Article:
Over the last two years, I have met at least one student from each degree offered at IE. Their opinions about their degrees and other degrees couldn’t be more different. Studying International Relations, I can assure you that we learn more than just politics and history, just like my Law roommate assures me that her degree is not just debating.
We can’t help ourselves but stereotype since we have different perceptions of our degree and others.
I have gathered some students from various degrees studying in Segovia and asked them a few questions to see their perception of other degrees and their own.
Which IE degree do you think has the worst connotations?
Bachelor in Economics (BIE) student: That would be BBA. I’ve heard of many lazy people who rely on luck to pass exams and that BBA was an easy enough course for them to have a degree. This creates an unhealthy class dynamic because some people study and have a good work ethic.
Also, I think that BBA isn’t always associated with positive connotations. According to worldwide course rankings, it is not one of the most challenging degrees, but many people who study it claim otherwise.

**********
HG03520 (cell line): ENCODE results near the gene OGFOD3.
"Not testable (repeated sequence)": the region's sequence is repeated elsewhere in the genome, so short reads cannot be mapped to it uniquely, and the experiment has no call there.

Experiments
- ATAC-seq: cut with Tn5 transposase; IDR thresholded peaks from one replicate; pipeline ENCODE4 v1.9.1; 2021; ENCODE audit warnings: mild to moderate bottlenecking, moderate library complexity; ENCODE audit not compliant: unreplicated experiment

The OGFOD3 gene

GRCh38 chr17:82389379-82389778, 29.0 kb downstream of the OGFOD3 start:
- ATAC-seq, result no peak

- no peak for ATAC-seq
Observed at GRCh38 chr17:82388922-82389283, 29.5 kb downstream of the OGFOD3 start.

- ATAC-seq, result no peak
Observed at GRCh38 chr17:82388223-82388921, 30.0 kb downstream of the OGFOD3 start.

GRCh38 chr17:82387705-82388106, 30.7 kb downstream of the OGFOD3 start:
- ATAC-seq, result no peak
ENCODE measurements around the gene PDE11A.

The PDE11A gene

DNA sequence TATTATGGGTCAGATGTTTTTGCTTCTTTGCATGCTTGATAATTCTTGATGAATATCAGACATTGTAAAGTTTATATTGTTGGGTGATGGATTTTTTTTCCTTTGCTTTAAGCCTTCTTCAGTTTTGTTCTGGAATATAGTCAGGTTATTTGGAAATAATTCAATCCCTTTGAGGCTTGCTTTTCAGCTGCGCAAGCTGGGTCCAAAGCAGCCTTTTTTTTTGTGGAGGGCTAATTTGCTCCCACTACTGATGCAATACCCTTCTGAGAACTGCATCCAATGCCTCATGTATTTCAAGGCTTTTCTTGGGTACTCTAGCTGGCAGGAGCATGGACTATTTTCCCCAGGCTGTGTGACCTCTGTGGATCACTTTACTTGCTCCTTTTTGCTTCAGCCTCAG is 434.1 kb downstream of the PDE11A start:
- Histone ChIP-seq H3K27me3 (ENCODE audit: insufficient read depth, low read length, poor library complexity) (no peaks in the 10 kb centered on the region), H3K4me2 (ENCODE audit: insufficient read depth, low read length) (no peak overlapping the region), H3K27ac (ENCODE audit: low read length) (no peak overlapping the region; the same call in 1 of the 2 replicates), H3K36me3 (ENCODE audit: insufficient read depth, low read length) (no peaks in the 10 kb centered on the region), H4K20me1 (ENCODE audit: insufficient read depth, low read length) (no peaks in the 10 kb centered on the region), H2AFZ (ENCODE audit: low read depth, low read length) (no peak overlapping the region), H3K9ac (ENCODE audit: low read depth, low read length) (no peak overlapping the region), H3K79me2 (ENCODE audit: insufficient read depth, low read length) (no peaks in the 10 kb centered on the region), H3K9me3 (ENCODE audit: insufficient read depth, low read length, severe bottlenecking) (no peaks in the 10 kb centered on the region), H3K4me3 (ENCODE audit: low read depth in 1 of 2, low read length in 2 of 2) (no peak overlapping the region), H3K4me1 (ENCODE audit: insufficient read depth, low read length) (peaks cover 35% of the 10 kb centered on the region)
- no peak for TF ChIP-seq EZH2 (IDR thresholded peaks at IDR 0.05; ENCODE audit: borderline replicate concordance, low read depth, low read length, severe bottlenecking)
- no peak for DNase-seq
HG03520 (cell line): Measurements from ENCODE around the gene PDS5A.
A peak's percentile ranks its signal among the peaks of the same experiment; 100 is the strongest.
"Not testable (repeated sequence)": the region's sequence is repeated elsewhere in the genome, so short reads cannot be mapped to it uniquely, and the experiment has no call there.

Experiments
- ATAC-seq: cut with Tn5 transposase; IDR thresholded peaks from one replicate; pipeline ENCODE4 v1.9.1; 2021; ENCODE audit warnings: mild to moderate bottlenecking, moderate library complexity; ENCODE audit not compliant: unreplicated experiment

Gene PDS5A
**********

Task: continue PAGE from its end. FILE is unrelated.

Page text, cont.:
Bachelor in Business Administration (BBA) student: I am not sure, honestly. But I know that in most cases, it’s the dual-degree ones. That probably has to do with the fact that you have more subjects and a more significant workload. Obviously, the reward is two bachelors at the end of the five years.
For example, my roommate studies BBA and Data Analysis, and I heard him complaining about the number of assignments and projects he has to do. But overall, if he chose this more challenging path, I’m sure he will be rewarded in the end.
Bachelor in International Relations (BIR) student: BBA students have the worst reputation for being ‘Finance Bros’ or having the easiest classes.
Bachelor in Communication and Digital Media (BCDM) student: BBA.
Bachelor in Behavior and Social Sciences (BBSS) student: Business Administration as a degree has the worst connotation. One usually hears that it’s not an academically demanding degree compared to others. It’s assumed that the degree offers more leisure time for other hobbies because of its supposed lack of academic rigor. I believe this is mainly due to the negative stereotype that society has set for the degree.